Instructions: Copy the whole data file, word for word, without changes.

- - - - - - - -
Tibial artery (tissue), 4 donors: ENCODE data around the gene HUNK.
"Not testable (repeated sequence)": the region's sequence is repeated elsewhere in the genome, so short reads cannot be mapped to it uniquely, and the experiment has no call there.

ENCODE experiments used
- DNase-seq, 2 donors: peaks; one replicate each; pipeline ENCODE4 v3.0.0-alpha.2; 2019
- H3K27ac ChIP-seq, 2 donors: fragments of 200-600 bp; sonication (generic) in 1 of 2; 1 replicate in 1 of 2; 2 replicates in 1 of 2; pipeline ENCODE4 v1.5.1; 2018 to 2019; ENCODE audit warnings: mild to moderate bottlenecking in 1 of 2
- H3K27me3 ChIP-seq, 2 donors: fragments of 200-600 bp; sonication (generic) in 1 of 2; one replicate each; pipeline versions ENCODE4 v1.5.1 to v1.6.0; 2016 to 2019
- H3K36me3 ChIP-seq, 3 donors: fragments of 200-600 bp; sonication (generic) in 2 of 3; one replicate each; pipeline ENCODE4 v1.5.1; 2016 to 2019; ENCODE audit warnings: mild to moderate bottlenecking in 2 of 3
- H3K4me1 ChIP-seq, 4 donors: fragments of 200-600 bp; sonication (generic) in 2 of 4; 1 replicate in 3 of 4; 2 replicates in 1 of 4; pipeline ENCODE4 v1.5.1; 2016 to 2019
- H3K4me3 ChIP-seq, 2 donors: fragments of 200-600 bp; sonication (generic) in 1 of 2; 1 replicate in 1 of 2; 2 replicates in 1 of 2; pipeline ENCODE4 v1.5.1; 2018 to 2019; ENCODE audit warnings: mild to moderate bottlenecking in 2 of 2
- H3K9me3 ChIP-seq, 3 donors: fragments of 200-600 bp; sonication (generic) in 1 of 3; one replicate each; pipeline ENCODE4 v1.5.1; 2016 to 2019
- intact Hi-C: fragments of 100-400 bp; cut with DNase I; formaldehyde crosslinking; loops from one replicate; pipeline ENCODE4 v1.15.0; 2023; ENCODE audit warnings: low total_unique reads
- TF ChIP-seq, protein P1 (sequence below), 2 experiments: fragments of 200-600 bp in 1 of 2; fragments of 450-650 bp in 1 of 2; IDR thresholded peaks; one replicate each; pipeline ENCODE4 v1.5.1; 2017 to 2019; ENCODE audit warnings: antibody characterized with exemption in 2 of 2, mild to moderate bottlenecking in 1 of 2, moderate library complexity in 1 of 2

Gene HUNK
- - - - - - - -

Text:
Tibial artery (tissue), 4 donors: ENCODE data around the gene HUNK.
"Not testable (repeated sequence)": the region's sequence is repeated elsewhere in the genome, so short reads cannot be mapped to it uniquely, and the experiment has no call there.

ENCODE experiments used
- DNase-seq, 2 donors: peaks; one replicate each; pipeline ENCODE4 v3.0.0-alpha.2; 2019
- H3K27ac ChIP-seq, 2 donors: fragments of 200-600 bp; sonication (generic) in 1 of 2; 1 replicate in 1 of 2; 2 replicates in 1 of 2; pipeline ENCODE4 v1.5.1; 2018 to 2019; ENCODE audit warnings: mild to moderate bottlenecking in 1 of 2
- H3K27me3 ChIP-seq, 2 donors: fragments of 200-600 bp; sonication (generic) in 1 of 2; one replicate each; pipeline versions ENCODE4 v1.5.1 to v1.6.0; 2016 to 2019
- H3K36me3 ChIP-seq, 3 donors: fragments of 200-600 bp; sonication (generic) in 2 of 3; one replicate each; pipeline ENCODE4 v1.5.1; 2016 to 2019; ENCODE audit warnings: mild to moderate bottlenecking in 2 of 3
- H3K4me1 ChIP-seq, 4 donors: fragments of 200-600 bp; sonication (generic) in 2 of 4; 1 replicate in 3 of 4; 2 replicates in 1 of 4; pipeline ENCODE4 v1.5.1; 2016 to 2019
- H3K4me3 ChIP-seq, 2 donors: fragments of 200-600 bp; sonication (generic) in 1 of 2; 1 replicate in 1 of 2; 2 replicates in 1 of 2; pipeline ENCODE4 v1.5.1; 2018 to 2019; ENCODE audit warnings: mild to moderate bottlenecking in 2 of 2
- H3K9me3 ChIP-seq, 3 donors: fragments of 200-600 bp; sonication (generic) in 1 of 3; one replicate each; pipeline ENCODE4 v1.5.1; 2016 to 2019
- intact Hi-C: fragments of 100-400 bp; cut with DNase I; formaldehyde crosslinking; loops from one replicate; pipeline ENCODE4 v1.15.0; 2023; ENCODE audit warnings: low total_unique reads
- TF ChIP-seq, protein P1 (sequence below), 2 experiments: fragments of 200-600 bp in 1 of 2; fragments of 450-650 bp in 1 of 2; IDR thresholded peaks; one replicate each; pipeline ENCODE4 v1.5.1; 2017 to 2019; ENCODE audit warnings: antibody characterized with exemption in 2 of 2, mild to moderate bottlenecking in 1 of 2, moderate library complexity in 1 of 2

Gene HUNK